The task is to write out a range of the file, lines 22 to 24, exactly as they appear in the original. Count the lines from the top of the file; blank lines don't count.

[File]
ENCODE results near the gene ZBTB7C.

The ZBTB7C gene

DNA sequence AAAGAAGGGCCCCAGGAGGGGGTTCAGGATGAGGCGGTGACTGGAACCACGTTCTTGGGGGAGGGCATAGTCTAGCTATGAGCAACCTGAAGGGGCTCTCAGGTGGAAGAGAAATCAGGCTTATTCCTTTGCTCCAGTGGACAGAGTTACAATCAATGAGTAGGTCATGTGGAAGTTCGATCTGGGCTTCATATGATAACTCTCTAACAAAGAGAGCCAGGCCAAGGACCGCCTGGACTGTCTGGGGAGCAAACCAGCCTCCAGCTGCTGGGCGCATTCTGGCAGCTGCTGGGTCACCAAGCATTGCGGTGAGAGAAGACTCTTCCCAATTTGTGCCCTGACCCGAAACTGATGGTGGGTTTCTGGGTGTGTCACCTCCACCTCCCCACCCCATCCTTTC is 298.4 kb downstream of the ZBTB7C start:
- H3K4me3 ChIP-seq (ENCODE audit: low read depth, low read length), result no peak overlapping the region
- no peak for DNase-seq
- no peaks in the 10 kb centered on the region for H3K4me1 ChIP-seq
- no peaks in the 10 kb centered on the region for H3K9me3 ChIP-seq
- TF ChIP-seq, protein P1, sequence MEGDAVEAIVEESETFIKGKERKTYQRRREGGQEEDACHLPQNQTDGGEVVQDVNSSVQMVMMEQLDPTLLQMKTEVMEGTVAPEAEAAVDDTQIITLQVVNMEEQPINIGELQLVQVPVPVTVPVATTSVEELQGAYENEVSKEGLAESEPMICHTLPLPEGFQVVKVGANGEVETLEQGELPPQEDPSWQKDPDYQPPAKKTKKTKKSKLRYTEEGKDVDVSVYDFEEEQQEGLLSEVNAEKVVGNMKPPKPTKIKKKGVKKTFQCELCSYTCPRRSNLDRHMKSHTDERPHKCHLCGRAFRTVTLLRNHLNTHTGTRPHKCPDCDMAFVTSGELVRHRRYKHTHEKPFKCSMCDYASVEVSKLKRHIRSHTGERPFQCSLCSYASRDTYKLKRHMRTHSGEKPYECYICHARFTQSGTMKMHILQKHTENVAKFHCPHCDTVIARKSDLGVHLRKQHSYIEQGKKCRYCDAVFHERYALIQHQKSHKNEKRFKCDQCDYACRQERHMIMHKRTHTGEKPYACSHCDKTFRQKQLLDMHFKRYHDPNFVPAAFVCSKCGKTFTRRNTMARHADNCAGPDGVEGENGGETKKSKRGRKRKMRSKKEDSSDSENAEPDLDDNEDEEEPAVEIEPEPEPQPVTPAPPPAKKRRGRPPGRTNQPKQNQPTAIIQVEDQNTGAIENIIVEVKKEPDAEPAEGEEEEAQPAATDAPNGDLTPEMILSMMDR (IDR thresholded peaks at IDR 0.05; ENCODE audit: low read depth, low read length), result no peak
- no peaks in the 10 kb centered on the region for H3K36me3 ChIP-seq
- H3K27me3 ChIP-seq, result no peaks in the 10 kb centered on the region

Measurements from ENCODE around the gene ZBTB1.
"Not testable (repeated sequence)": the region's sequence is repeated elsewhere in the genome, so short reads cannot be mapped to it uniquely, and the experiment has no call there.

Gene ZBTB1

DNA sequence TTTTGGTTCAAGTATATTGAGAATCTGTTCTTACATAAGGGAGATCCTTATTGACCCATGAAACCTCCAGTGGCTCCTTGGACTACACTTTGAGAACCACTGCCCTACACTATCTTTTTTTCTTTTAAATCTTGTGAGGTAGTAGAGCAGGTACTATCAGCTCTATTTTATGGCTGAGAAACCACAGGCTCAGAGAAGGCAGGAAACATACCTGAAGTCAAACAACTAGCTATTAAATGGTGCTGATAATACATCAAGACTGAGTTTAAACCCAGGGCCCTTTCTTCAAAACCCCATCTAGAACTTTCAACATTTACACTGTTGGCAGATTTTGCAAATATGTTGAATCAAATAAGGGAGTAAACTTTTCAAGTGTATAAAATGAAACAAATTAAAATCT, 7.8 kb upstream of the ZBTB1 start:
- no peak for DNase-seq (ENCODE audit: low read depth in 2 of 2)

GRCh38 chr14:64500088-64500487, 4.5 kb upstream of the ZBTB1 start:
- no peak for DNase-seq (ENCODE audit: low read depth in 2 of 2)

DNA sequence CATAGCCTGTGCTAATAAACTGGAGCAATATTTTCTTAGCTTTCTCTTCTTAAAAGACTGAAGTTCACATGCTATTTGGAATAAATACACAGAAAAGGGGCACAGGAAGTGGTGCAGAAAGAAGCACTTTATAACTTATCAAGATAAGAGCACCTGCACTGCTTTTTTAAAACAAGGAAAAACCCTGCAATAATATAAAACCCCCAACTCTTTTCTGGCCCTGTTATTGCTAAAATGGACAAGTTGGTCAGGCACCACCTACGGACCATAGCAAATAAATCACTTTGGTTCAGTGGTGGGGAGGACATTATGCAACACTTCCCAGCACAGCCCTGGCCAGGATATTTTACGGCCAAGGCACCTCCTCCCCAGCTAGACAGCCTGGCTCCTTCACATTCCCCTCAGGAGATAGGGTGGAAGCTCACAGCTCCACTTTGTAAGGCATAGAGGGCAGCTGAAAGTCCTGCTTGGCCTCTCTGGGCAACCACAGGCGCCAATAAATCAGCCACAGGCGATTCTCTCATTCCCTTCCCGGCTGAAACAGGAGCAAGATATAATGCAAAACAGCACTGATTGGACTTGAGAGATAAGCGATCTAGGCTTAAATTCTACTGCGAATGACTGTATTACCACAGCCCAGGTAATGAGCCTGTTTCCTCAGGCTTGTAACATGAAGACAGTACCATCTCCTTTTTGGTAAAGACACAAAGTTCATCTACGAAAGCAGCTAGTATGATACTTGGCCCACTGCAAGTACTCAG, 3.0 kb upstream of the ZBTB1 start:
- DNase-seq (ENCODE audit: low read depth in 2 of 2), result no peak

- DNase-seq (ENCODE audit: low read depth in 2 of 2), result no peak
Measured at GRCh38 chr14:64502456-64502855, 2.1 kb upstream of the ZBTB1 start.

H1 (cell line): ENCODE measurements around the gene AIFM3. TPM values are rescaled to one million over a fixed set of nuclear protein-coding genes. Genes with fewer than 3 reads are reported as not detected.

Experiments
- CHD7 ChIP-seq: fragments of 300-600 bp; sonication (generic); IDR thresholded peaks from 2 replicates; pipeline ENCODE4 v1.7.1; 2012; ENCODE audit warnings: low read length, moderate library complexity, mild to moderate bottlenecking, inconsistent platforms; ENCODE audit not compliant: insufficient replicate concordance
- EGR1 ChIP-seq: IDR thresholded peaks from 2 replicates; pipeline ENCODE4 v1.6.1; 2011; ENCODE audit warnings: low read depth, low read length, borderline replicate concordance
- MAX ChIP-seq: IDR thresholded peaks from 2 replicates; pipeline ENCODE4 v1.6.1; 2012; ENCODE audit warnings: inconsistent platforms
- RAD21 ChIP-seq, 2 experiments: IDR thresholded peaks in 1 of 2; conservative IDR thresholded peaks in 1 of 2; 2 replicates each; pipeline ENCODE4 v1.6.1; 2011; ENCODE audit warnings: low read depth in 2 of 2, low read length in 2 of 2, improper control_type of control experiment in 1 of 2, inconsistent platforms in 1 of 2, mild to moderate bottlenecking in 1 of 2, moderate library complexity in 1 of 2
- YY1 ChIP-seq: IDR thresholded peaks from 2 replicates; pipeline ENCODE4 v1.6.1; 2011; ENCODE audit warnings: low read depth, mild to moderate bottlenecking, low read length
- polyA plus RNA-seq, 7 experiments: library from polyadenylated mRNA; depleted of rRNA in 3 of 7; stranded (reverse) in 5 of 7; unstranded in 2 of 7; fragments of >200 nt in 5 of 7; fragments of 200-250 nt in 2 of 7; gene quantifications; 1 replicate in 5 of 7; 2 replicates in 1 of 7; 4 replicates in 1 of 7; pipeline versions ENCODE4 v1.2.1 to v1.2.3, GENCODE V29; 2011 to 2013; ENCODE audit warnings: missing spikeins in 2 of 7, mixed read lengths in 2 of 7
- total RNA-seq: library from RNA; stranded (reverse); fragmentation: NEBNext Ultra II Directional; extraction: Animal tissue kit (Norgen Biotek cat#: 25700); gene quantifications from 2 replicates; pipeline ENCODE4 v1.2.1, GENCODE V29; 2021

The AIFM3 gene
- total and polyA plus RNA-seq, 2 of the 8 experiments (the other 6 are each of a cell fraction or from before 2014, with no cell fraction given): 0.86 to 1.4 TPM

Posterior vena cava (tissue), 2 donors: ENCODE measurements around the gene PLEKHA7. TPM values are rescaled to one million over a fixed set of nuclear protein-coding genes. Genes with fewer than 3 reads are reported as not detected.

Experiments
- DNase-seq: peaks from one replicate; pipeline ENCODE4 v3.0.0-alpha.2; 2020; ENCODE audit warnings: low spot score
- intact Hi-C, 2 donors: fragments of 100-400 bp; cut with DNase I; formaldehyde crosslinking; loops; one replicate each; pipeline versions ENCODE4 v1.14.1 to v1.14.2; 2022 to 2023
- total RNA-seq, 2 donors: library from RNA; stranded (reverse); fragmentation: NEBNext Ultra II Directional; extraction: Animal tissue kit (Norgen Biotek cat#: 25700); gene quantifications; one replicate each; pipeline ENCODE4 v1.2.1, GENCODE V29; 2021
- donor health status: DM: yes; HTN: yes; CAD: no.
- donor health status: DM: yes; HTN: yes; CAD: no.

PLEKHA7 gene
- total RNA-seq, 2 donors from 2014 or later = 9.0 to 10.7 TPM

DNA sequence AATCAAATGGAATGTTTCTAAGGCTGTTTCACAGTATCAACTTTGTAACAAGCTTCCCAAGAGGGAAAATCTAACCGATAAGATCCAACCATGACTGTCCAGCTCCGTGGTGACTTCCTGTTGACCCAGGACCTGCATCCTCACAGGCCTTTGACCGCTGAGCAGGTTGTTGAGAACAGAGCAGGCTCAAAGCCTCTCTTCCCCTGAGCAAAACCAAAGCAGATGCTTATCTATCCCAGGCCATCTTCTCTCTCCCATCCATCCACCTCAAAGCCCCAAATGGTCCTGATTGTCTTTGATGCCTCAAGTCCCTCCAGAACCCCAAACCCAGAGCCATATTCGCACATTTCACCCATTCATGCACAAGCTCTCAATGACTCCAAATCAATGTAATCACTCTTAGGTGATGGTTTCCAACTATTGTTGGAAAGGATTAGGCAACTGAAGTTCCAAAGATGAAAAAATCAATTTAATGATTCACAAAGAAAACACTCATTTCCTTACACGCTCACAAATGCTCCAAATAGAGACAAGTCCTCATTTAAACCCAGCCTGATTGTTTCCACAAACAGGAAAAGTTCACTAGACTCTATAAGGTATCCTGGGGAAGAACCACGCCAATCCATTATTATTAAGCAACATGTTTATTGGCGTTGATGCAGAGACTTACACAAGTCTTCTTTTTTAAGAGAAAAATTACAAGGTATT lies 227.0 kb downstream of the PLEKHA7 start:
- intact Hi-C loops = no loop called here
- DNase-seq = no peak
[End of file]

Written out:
H1 (cell line): ENCODE measurements around the gene AIFM3. TPM values are rescaled to one million over a fixed set of nuclear protein-coding genes. Genes with fewer than 3 reads are reported as not detected.

Experiments
- CHD7 ChIP-seq: fragments of 300-600 bp; sonication (generic); IDR thresholded peaks from 2 replicates; pipeline ENCODE4 v1.7.1; 2012; ENCODE audit warnings: low read length, moderate library complexity, mild to moderate bottlenecking, inconsistent platforms; ENCODE audit not compliant: insufficient replicate concordance